Corn earworm is the main driver of sweet corn spray programs. Because it is a migratory pest, its populations can change rapidly with large numbers migrating when frontal boundaries promote south to north airflow. Pheromone traps can help you determine what to spray for this pest and how often. Learn more in this video tutorial on using pheromone traps to monitor corn earworm. Currently, insectforecast suggests little to no risk of additional corn earworm migration in the coming days, but local traps are important.

Another pest that is showing up in ornamentals right now is spider mite. With the continued dry forecast, except to see these in crops at any time. The margins on corn make management decisions a little tougher. Keep in mind that sweet corn is not as long of a crop as field corn and so the long-term productivity of the leaves isn’t as important after silking. However, according to Utah State University, if the crop is near tasseling, the bottom third of the plant has symptoms of feeding, drought stress is apparent, it’s hot, predator populations are low, and you have a history of this pest, then it might be worth spraying. Chris Difonzo put together a mite cheat sheet for field crops, but the PHIs can be different for sweet corn and some are not labeled for sweet corn. For example, the PHI in sweet corn for Brigade is one day, Hero is three days, Oberon is five days and Onager is 28 days. Dimethoate is not labeled for sweet corn, and only Zeal with 6% and 31.7% etoxazole are labeled.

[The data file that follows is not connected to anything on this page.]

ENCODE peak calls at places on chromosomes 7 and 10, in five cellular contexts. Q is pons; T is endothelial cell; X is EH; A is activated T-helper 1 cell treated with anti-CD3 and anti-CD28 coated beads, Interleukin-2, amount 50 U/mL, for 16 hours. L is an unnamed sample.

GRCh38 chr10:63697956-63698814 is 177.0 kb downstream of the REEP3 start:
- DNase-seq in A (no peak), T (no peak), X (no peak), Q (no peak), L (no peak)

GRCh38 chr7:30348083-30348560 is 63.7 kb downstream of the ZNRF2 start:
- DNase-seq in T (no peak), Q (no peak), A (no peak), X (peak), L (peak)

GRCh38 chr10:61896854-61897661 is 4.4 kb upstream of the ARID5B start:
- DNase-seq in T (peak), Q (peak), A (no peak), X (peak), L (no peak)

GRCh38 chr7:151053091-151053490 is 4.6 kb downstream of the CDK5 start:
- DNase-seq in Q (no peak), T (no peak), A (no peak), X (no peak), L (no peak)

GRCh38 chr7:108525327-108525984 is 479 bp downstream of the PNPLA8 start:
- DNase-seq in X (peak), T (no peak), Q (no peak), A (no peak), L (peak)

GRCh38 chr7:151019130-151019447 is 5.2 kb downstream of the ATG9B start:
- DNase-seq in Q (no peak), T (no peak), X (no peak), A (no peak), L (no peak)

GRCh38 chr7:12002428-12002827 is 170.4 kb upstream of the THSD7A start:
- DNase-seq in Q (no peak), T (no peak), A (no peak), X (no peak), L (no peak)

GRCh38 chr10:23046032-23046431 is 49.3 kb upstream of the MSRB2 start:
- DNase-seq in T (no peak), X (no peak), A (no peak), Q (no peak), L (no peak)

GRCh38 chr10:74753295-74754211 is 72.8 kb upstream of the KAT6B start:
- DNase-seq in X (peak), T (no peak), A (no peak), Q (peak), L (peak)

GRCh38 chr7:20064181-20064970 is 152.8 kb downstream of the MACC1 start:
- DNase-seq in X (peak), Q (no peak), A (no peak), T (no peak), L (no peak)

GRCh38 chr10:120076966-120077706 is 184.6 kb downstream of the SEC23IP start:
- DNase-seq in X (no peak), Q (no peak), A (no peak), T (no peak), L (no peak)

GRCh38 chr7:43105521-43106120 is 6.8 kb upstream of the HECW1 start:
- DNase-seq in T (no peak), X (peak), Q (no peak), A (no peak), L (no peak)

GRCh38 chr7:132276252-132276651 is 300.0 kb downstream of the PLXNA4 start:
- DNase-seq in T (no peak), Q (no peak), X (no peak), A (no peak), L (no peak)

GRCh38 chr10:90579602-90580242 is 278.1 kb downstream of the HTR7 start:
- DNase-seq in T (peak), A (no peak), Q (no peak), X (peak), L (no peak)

For many growers, it is time to renovate strawberries.

On-farm food safety

MSU and the conservation districts offer a program to visit your farm to go over your food safety program to provide critiques and comfort in a confidential fashion. You can then use these notes to make changes ahead of an actual inspection from the Michigan Department of Agriculture and Rural Development. If you are interested in an On-Farm Readiness Review (OFRR), please fill out this OFRR request survey to start the scheduling process—the sooner the better.

Fruit and vegetable growers may (still) be eligible for pandemic funds until July 14!